Dogs, particularly those breeds with larger, floppier ears, can be prone to ear infections. No matter how well you take care of your dog or how clean you try to keep them, sometimes ear infections just happen. It is important to know the signs that your dog might have an ear infection and what you can and should do if they do have one. That way, you can be sure that you are doing everything you can to take care of their ear health now and in the future.
Scratching at Their Ear a Lot
If your dog is not usually an itchy dog and they start to scratch at their ear quite a bit, you may be looking at an ear infection. Now, sometimes, this scratching can be due to a bug bite or mosquitoes buzzing around their ears.
So, it is important to take a look at the ear that they are scratching quite a bit. If you do not see anything that looks like a bite and there are no insects around, an ear infection is a likely culprit.
Head Tilting and Shaking
Along the same lines as scratching, your dog may start to tilt their head to one side a lot or start shaking their head back and forth often. These are signs that your dog has ear discomfort that they are trying to deal with in the only ways they know how.
Their Ear Smells Strange
Another sign of an ear infection in dogs is if you notice a strange smell coming from your dog's ears. Oftentimes, this is a yeasty smell because many dog ear infections are yeast infections. If your dog's ears smell odd at all, though, you will want to take them to the veterinary clinic to get checked out. There are various types of ear infections a dog can develop, and most cause the ears to smell odd.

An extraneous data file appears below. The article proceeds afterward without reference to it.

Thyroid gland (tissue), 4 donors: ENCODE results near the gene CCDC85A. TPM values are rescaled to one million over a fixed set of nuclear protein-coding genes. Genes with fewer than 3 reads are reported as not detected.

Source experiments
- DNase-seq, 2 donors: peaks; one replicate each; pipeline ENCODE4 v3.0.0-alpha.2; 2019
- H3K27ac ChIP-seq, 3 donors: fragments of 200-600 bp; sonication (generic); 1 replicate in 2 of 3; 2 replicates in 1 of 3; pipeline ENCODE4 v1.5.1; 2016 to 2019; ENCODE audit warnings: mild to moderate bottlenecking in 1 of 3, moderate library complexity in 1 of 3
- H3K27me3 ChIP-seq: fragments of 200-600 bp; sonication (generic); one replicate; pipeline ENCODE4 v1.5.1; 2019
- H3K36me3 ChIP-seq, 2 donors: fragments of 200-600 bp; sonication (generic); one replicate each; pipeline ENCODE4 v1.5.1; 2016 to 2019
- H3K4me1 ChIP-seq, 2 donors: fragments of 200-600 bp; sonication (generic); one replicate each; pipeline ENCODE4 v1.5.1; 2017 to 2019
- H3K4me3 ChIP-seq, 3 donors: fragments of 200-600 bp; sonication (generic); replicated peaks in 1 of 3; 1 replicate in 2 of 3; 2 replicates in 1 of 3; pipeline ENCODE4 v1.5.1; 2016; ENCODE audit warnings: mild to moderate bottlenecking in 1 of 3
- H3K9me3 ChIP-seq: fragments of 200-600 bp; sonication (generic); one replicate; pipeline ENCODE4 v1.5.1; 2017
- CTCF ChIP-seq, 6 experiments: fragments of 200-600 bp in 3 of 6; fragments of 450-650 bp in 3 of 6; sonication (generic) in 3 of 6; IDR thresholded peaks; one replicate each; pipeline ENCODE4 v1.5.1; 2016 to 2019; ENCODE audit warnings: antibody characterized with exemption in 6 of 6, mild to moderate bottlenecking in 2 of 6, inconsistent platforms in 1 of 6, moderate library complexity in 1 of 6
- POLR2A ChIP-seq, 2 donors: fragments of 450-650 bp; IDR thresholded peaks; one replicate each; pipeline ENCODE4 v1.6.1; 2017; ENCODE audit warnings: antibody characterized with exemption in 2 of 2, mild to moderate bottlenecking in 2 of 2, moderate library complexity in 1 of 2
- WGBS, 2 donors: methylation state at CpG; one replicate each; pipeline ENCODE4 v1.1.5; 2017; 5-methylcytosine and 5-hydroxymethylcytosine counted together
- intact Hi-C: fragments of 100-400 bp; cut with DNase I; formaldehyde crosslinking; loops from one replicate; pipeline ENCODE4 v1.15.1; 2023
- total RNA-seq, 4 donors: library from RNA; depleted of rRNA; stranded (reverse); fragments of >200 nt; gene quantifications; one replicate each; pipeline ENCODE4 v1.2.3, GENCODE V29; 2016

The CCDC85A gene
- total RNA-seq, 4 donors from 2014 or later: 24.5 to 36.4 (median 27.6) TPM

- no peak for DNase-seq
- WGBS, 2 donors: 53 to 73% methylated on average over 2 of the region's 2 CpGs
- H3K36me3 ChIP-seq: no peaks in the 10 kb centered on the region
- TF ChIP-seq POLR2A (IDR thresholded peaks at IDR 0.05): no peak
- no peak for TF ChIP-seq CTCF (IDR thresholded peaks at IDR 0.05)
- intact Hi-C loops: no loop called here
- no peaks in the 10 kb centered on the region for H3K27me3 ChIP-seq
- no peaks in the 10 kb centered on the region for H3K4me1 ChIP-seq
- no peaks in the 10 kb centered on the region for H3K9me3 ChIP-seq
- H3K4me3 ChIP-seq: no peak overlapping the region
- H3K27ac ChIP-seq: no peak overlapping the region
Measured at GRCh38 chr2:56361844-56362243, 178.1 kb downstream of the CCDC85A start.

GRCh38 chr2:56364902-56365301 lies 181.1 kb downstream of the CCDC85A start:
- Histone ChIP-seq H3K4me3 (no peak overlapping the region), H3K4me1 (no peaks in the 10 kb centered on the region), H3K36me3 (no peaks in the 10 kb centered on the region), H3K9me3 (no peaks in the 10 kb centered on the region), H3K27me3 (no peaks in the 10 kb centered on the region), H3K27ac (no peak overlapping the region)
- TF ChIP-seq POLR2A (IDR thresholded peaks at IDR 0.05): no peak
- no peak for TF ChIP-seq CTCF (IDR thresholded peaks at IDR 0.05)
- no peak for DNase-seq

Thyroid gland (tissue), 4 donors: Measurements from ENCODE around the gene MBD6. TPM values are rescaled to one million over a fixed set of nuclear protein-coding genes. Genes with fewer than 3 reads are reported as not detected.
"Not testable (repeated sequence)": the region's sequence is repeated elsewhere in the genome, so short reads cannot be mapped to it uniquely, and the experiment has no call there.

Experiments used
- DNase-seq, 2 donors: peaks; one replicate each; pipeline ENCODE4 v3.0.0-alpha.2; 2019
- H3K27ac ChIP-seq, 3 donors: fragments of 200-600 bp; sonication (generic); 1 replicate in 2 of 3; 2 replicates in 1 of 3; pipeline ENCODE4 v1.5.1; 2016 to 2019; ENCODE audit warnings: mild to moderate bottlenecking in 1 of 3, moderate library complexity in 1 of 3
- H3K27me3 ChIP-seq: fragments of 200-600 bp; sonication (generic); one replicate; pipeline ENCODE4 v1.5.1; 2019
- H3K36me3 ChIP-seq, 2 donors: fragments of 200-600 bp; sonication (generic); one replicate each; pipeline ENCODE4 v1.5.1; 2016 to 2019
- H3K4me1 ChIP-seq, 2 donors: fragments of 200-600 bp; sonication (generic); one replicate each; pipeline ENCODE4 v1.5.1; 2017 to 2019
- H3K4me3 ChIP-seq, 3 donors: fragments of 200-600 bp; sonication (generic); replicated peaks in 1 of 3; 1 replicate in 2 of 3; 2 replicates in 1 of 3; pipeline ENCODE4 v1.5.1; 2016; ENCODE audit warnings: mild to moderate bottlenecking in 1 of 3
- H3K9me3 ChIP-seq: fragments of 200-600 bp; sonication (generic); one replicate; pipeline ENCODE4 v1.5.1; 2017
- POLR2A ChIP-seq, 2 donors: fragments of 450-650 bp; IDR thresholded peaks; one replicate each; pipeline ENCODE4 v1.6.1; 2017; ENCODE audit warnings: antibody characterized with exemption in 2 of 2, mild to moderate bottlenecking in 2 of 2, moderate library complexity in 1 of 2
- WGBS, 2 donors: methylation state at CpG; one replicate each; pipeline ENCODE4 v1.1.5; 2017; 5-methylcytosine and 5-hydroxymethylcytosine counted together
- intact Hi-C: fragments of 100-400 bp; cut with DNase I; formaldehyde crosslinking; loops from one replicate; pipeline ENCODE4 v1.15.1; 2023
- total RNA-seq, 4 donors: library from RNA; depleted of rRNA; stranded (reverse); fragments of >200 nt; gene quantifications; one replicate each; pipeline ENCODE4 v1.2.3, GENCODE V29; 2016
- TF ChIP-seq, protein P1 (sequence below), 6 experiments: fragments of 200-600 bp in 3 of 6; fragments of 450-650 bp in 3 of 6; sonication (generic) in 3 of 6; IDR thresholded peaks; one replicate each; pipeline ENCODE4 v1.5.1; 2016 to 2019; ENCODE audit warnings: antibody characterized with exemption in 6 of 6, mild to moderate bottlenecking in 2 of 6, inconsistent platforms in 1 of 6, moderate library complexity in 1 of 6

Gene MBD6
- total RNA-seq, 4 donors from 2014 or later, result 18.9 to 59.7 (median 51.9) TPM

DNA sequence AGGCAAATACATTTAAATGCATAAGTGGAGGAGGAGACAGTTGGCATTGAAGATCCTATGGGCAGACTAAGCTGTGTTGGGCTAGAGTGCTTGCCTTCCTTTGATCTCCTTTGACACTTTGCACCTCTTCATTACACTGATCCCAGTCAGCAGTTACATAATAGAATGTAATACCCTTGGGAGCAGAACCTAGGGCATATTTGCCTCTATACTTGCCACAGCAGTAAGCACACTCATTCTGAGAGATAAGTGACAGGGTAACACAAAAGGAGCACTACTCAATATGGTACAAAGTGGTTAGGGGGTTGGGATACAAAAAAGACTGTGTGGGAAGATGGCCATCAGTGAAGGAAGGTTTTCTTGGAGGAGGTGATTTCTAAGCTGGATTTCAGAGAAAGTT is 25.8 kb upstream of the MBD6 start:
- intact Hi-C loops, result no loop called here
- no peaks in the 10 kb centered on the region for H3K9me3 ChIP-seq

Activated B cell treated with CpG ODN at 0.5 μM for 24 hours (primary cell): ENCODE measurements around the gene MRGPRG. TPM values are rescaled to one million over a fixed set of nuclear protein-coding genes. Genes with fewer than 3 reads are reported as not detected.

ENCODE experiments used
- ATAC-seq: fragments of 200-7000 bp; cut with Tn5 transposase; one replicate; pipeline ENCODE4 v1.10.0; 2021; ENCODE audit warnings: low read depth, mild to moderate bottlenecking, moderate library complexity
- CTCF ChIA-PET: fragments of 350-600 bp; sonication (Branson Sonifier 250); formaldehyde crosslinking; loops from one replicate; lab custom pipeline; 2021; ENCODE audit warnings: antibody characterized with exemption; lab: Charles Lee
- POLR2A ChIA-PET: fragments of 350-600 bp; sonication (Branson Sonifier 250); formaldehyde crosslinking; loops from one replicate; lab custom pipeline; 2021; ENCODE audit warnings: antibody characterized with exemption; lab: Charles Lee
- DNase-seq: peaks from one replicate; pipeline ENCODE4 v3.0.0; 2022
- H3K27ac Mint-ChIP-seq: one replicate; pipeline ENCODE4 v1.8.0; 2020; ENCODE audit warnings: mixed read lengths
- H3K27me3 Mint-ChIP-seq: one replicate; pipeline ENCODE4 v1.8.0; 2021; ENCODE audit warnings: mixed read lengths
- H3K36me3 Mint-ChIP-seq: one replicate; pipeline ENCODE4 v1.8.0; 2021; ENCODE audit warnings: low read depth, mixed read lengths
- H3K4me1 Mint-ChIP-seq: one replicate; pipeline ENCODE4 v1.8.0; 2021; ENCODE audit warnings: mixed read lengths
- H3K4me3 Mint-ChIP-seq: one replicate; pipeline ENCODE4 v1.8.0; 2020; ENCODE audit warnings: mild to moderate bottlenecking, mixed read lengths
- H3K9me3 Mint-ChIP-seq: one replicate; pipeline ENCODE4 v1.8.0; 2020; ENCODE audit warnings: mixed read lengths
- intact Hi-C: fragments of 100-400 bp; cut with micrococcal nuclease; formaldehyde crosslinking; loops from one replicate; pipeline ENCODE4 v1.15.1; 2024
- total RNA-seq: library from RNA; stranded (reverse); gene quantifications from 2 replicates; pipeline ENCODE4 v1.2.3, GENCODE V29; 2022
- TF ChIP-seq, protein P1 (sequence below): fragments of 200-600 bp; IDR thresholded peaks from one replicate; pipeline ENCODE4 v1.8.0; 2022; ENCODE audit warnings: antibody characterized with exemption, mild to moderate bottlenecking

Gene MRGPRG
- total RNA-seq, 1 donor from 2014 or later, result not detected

You Notice a Lot of Ear Discharge
Another sign of ear infection in dogs is ear discharge, specifically if it is dark brown or yellowish. There is a chance that dogs could have bloody discharge from their ears as well if an infection is severe. If you notice a lot of ear discharge of any color, though, you are likely dealing with an ear problem of some sort that needs veterinary care.
What to Do
When you notice one or more of these signs of ear infection in your dog, the next step is to pay a visit to your local veterinary clinic. They will be able to officially diagnose your dog with an ear infection and determine what type of infection it may be (fungal or bacterial in most cases). Then, they will prescribe medication to help with the infection. Usually, this includes topical medication to be placed in the ear, though oral medications may also be needed.
Now that you know some of the signs of ear infection in your dog, you can be sure you are taking care of their ear health going forward.